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For more information about the Passport Initiative, visit WICHE.ï
Director of Academic Leadership Initiatives at the Western Interstate Commission of Higher Education
Registrar at Utah State University
Monday, March 31, 2014
8:00 AM - 9:15 AM
The Passport Initiative is all about making transfer easier, at least in participating schools. What factors played into the Western Interstate Commission for Higher Education (WICHE) helping to develop this initiative?
Shea: Two organizations based at WICHE really spearheaded this– the Western Alliance of Community College Academic Leaders and the Western Academic Leadership Forum. The Alliance members are the chief academic officers of the two-year institutions in the western region (which has 15 states starting with the Dakotas and moving west to Alaska and Hawaii as well as one of the U.S. territories.). The Forum members are the provosts and chief academic officers of the related systems for the four-year institutions in these western states.
In the Alliance, the members were talking about some of the difficulty their students were having when they transferred. They complained about having to repeat learning that they had already achieved and the frustration that was causing them - the additional time and money for students to try and complete their degrees. So the Alliance Executive Committee asked the question: couldn’t there be a friction-free zone for transfer from one institution to another based on learning outcomes rather than courses and credits?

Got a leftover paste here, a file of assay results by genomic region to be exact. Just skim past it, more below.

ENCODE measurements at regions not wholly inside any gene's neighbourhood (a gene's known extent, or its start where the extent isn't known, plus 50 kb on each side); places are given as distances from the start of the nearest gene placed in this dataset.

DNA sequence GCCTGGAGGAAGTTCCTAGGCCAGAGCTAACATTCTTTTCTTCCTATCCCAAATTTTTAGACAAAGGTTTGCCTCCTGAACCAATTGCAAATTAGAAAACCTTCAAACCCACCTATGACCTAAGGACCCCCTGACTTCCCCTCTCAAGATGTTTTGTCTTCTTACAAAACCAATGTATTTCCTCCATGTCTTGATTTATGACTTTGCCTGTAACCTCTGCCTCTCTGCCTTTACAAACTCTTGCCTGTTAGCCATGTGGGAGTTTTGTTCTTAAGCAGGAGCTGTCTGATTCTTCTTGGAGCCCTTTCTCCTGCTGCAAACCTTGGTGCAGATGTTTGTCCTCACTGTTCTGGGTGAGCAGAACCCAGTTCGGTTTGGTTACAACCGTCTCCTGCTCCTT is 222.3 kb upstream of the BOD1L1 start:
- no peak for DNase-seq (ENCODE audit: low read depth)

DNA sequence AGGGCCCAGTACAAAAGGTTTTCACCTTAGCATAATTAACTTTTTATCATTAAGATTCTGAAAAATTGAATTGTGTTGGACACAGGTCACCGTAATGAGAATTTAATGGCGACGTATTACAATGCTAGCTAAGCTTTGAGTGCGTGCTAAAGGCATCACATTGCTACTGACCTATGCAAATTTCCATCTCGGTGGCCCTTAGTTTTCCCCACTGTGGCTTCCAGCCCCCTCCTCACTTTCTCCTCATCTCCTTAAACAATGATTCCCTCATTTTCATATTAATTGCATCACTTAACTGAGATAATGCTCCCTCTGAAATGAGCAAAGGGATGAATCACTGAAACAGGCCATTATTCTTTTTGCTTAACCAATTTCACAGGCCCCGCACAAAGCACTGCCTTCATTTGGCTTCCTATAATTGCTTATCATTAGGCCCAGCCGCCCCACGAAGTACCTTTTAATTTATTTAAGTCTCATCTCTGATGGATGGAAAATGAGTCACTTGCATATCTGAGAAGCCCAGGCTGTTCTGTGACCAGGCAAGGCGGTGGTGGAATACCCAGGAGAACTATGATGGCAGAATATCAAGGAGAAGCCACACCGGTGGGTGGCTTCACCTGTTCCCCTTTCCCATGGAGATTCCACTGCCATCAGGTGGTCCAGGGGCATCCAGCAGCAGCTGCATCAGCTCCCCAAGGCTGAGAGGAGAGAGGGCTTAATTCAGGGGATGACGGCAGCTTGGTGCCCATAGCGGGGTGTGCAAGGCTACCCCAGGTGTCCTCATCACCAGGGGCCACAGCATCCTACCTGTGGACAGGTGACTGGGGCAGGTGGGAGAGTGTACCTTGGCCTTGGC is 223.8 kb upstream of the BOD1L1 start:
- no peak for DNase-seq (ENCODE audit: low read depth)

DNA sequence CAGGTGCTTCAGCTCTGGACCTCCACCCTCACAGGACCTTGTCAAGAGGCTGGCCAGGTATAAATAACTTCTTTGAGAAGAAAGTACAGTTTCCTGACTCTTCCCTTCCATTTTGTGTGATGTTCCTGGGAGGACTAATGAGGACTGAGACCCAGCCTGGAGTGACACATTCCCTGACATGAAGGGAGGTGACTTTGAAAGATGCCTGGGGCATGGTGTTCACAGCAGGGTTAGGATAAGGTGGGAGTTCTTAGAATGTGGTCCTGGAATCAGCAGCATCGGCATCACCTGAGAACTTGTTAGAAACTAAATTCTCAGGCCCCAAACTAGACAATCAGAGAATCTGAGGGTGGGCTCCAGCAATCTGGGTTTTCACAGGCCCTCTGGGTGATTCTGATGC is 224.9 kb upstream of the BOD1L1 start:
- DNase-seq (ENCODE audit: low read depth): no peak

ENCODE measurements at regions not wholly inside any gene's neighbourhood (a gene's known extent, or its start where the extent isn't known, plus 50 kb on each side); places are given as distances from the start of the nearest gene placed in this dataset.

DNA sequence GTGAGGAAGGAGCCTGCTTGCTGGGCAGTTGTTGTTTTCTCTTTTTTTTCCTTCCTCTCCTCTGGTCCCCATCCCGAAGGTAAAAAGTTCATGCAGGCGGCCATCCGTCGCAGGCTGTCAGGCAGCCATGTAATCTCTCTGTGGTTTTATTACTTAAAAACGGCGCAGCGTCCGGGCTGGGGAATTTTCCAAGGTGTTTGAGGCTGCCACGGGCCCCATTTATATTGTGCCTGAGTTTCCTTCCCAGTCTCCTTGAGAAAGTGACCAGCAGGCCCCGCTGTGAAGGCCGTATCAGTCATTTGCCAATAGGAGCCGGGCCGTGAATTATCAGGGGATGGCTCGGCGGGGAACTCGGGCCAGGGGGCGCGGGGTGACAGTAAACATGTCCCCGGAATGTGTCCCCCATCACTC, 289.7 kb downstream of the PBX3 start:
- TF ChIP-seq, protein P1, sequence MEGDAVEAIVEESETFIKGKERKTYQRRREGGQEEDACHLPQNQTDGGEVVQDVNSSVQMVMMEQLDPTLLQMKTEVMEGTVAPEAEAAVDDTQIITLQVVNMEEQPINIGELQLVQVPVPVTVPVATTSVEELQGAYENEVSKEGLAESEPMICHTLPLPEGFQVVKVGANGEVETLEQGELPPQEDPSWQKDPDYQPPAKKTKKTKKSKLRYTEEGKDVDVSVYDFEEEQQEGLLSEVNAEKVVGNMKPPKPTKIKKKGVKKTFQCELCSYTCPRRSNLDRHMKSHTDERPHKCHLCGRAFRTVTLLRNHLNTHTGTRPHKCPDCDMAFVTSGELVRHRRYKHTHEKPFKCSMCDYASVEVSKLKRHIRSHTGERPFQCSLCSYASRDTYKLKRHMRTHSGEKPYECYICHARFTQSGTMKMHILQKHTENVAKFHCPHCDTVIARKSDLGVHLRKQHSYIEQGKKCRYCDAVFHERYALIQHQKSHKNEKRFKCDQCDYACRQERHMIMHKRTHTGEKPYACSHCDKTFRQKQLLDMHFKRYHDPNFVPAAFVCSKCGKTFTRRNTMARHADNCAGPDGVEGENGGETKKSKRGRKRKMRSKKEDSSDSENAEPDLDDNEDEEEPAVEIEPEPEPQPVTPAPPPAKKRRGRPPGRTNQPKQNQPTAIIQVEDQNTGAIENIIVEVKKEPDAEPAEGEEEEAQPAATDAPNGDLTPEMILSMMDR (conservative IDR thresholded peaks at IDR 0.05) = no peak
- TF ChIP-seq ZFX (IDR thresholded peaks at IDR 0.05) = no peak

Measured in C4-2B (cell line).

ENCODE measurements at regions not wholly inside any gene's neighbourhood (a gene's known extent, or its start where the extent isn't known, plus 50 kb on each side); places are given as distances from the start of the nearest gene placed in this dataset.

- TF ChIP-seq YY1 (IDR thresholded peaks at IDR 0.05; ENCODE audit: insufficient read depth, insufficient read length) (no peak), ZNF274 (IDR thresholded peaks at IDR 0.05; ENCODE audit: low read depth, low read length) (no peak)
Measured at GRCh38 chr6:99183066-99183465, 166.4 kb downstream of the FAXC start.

Another factor for the creation of the Passport Project was that students are becoming increasingly mobile. Studies that the National Student Clearinghouse has done show that about 33% of students transfer, and of that 33%, 27% cross state lines. It was a much higher percentage of students crossing those borders than anyone initially understood. Now states have done a lot of work towards making their transfer process more seamless within the state, but there hasn’t been much real work done to facilitate transfer to institutions in other states.
How did you set-up the framework for the Passport Initiative? How was it implemented at the pilot schools?
Squire: I think there are two parts to that. One is the academic folks deciding what should be in the Passport Block, and the second was how to record it? How will we show it on the transcript? At my institution, we worked out some options for the way that would be done, and that was my main focus. The real heavy lifting was more on deciding what should be included in the Passport Block.
Shea: We based our work on the Association of American Colleges and Universities LEAP Essential Learning Outcomes for general education. For this first phase of the work, we focused on three content areas: oral communication, written communication, and quantitative literacy. We pulled together faculty with expertise in those areas from the five participating states for a face-to-face meeting where they discussed what the learning outcomes should be in those particular areas, and what the proficiency criteria should be for transfer. So over a period of months they worked that out, and then we approached the institutions and presented them with this developed set of Passport Learning Outcomes(PLOs) and Transfer-Level Proficiency Criteria for these three areas. Basically, the end result of Phase I of the Passport was that each participating institution signed an agreement that their learning outcomes are congruent, that they have identified courses which address those learning outcomes, and have identified assessments they use to determine that students are proficient at the transfer level.